National Focus

Youth Environmental Ambassador program reaps quality graduates

by: Sharell Lockhart, News Reporter - Published Tuesday, May 12, 2015

Twenty-six junior high school students successfully graduated from the Save the Bays Youth Environmental Ambassador (YEA) Educational Program on Saturday past during a special ceremony at the Wallace Groves Auditorium.

The program directed by Save the Bays Education Director Joseph Darville strategically engages young people to become leaders, architects and agents in the protection and preservation of the environmental, economic and overall development of The Bahamas' landscape.

With the nation's youth primed to be the future leaders of The Bahamas, organizers of the Save the Bays Youth Environmental Ambassador (YEA) Educational Program expressed the view that young people must have the skills, tools and support necessary to play an active role in reshaping environmental policies.

According to Darville, " Today is the culmination of five months of really hard and diligent work with the YEAs.

" In this year, which is the second phase of the Save the Bays YEA Educational Program, we have incorporated the leadership elements in order for the graduates to have the sound ability, passion and drive to not only know about the environment but also celebrate, share, tell, protect and preserve it, taking the lead in keeping this magnificent environment and natural resources that God has blessed us Bahamians with, safe.

" We are so proud of these young people because most of them have been diligent in coming to the Save the Bays YEA Educational Program classes every Saturday morning for the past five months.

" All have garnered knowledge from our volunteer facilitators, who were equally dedicated in assisting the YEAs in arriving at the graduate point today in a myriad of categories.

" In their highest level of achievement it means we (Save the Bays Programs Coordinators) are secure in our estimation that the graduates can go out, celebrate and educate groups and individuals on the importance of protecting and preserving the environment,"  said Darville.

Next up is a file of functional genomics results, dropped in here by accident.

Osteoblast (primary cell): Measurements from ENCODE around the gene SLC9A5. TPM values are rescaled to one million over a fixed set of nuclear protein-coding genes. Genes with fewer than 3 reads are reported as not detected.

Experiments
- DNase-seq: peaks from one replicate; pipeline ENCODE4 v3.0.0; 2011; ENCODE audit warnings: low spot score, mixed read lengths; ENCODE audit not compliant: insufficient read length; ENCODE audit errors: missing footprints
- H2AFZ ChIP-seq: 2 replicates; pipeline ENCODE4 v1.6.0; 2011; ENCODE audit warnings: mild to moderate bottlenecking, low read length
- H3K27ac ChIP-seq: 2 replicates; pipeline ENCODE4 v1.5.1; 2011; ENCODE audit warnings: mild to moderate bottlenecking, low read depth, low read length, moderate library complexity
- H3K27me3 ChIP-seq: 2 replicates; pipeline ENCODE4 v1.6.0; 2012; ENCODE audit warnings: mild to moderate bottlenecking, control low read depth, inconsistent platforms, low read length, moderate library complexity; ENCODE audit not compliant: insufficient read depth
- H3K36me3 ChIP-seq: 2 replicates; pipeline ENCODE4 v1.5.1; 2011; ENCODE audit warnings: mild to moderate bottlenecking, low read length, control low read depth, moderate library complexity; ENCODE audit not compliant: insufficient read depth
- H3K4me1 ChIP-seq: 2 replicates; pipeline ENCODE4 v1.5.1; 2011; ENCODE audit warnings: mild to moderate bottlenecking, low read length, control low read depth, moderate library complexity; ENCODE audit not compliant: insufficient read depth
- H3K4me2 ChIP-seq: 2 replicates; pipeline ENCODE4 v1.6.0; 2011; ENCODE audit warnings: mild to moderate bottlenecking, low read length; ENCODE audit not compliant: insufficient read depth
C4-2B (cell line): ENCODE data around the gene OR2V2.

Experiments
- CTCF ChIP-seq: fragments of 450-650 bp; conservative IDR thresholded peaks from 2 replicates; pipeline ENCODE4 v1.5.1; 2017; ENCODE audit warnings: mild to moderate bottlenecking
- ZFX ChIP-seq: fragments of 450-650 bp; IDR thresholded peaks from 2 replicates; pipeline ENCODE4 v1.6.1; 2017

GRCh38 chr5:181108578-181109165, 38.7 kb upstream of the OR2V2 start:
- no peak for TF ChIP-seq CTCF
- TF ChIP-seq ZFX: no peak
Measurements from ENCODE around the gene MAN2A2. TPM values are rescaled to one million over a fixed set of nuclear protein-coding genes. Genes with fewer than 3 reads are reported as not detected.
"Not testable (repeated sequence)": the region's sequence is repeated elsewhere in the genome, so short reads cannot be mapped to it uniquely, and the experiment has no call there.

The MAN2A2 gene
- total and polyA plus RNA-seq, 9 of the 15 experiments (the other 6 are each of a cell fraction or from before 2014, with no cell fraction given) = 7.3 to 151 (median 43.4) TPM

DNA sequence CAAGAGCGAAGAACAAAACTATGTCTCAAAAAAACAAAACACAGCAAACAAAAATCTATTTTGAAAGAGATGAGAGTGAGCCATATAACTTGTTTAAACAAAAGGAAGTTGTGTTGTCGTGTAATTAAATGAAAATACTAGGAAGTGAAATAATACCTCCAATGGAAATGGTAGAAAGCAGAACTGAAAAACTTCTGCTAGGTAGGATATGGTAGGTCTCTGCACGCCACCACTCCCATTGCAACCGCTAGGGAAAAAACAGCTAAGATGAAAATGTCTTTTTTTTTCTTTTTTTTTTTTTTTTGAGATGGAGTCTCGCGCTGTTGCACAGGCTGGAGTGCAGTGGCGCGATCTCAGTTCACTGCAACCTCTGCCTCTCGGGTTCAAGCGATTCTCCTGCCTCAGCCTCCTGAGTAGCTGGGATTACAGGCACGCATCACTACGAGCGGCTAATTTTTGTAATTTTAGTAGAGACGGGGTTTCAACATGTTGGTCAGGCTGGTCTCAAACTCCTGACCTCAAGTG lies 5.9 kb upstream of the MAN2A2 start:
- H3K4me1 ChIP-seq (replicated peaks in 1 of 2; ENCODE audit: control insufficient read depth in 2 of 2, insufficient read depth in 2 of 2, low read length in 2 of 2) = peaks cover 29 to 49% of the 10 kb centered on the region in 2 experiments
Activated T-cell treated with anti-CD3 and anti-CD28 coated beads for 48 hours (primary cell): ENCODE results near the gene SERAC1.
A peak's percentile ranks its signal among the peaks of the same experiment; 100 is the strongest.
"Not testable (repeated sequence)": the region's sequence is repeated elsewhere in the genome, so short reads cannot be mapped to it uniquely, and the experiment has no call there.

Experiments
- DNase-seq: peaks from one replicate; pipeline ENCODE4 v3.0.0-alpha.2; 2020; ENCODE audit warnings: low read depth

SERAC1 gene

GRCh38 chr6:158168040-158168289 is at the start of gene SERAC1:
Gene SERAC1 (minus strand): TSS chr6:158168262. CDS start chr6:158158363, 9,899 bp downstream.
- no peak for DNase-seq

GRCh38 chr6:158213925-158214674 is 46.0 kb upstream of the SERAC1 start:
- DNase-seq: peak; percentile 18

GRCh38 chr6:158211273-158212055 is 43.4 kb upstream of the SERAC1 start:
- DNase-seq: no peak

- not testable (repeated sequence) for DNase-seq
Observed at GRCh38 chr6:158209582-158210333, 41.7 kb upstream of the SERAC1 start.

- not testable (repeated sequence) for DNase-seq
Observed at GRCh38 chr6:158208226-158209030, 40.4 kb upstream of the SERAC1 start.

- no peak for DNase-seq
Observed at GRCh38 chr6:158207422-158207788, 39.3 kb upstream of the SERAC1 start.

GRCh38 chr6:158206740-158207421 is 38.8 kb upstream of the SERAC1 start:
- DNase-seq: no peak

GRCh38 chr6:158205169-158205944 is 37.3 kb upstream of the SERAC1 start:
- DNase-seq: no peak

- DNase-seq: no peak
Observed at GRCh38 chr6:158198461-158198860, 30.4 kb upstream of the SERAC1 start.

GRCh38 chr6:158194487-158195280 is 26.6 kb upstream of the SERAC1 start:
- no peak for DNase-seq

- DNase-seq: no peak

The initiative has been well supported by parents and family members of the graduates.

" Not only has the training received throughout the program helped mold the YEAs into dynamic environmental leaders for tomorrow in preserving for all generations The Bahamas' natural environment, it also greatly assisted them in earning top grades in their science, geography and social studies examinations,"  Darville added.

Jenneva Russell, a Save the Bays YEA Educational Program parent during her address at the graduation :

" As a parent of two Save the Bays YEAs I am so proud of how much my sons Jonathan and Jeremy Russell have grown since becoming involved in this educational program.

" The wealth of knowledge and information that they have gained throughout this venture has been most useful especially during their sitting of the Bahamas Junior Certificate (BJC) National Examinations last year.

" Both achieved an A grade in Science, utilizing the information taught in their class at Bishop Michael Eldon School and also the Save the Bays YEA Educational Program.

" It has become tough living with these twin " Environmental Police" as they constantly point out the pollutant behavior of persons in and around our community whether someone carelessly throws garbage out their car windows or wastefully use water or electricity at home." 

Russell pointed out that contrary to popular assumption, the Save the Bays YEA Educational Program was not all fun and field trips. Instead, she informed, it has been a structured program that taught her children the importance of protecting and preserving the environment, making the right decisions now to enjoy the benefits of The Bahamasâ natural resources in the future and to be cognizant of the fact that should we all not take care of these God-given treasures, we all would be negatively impacted beginning now and well into the years ahead.